James McMurtry "We Can't Make It Here"

I’m a fairly laid back person. I throw shitfits every now and then like most people do, but like most people, the vast majority of my pissiness is superficial and is forgotten almost immediately. It takes a lot to honestly get me riled up, so when I do become angry — honestly angry — it’s got to be for a good reason. And as true now as it was the first time I heard it: listening James McMurtry’s “We Can’t Make It Here” makes me angry.

I was first introduced to the musician by a roommate in college. To lend a bit of context to this, it should be noted that this particular roommate’s favorite musician of all time is Garth Brooks. (He and I don’t particularly see eye to eye on that one.) One day he came into my room and told me I had to listen to this CD he just bought, that being McMurtry’s Childish Things. Having gone through this before, I had done the “suuuuuuure, I’ll listen to it” routine, fired the disc up, and shut it back down as soon as he left the room. But he pushed this one on me, and in particular this very song. It was 2005, he a College Republican and I a politically confused Canadian, but we both sat there, listening, with frogs growing in each of our throats and tears swelling up in our eyes.
"Should I hate a people for the shade of their skin, or the shape of their eyes or the shape I’m in? Should I hate ‘em for having our jobs today? No I hate the man that sent the jobs away."
James McMurtry is a country musician from Texas, he doesn’t take shit from the industry (ie: his 2008 independent release Just Us Kids was his first album to chart on the Billboard 200 since 1989), and he seems to be set in his ways. But he’s also a badass, he knows when to call a spade a spade, and is not afraid to do so. With this song he does just that. Saying that “We Can’t Make It Here” touches on the war, the effect the failing economy, and white collar crimes would simply be scratching at its surface. I can’t think of a more moving social critique that I’ve heard in a song. Ever.

In revisiting it now the song has lost little of its emotional charge. Even when taking into consideration that we now have a different administration, a “Yes We Can” attitude, and a President in office who the majority actually voted for, I think McMurtry’s words are as vital now as they were four years ago. Sometimes that painful reminder is a good thing, even if it does leave you feeling mad as hell.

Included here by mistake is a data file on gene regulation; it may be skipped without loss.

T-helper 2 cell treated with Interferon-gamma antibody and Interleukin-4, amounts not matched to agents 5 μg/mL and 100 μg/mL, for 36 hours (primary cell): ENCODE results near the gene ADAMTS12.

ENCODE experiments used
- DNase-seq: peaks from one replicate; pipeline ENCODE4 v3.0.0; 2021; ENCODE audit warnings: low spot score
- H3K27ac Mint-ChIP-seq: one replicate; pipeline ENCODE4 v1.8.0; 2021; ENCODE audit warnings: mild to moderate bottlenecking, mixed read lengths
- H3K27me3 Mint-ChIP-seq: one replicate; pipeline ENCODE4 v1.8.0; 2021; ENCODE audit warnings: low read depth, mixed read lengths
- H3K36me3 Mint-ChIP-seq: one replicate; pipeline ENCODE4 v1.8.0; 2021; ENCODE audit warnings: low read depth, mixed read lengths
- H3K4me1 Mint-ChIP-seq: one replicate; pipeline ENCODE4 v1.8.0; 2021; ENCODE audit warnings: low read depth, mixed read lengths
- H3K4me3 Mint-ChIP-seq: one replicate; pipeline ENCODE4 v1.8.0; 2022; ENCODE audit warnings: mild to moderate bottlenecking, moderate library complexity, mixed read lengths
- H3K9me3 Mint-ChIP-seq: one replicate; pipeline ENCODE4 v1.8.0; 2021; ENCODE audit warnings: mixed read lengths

Britney Spears releases new single “3,” officially stops trying

Britney’s Manager: OK, what we’d like to do is keep the positive synergy between Britney’s new and old fans in high gear and make sure that we keep the energy up from her massively successful Circus tour by releasing a greatest hits album; covering her entire career, peaks and trophs—everything!

Jamie Spears: Love it, y’all! But you know we already did that in 2004, right?

Britney’s Manager: Yeah yeah yeah, doesn’t matter, in the pop-game 2004 might just as well be an eternity ago. Only real problem here is that the majority of the consumers in her target market already own all of the music—let alone the 2004 collection—that we’re going to re-release on this disc, so we’re going to need to spice it up with something new somehow.

Jamie Spears: OK, what’d y’all have in mind?

Britney’s Manager: This is asking a lot, but… a new track?

…One month later…

Jamie Spears: Here’s what we came up with.

…music plays…

Britney’s Manager: You don’t think that anyone will mind that it’s a throwaway extension of Circus that borrows liberally from “If You Seek Amy,” do you?

Jamie Spears: No one seems to have cared in the past, right? Let the haters hate, y’all!

Britney’s Manager: Yeah, I suppose you’re right.

dj Erb Interview

When did you start making mashups?

dj erb: In keeping with what I’ve actually heard from quite a few DJs and producers, it probably all started with a dual tape deck. I always loved Pantera and metal music where there’d be just a groove to it and there would usually be a breakdown part in the middle where it was just a stripped down hard and heavy groove riff. And just as hip hop producers and DJs extended funk breaks, I started out by extending heavy metal breaks. I would make tapes where I would extend the breakdown from something like “5 Minutes Alone” and record it back and forth on the tape decks 4-8 times so I could get down to that part longer.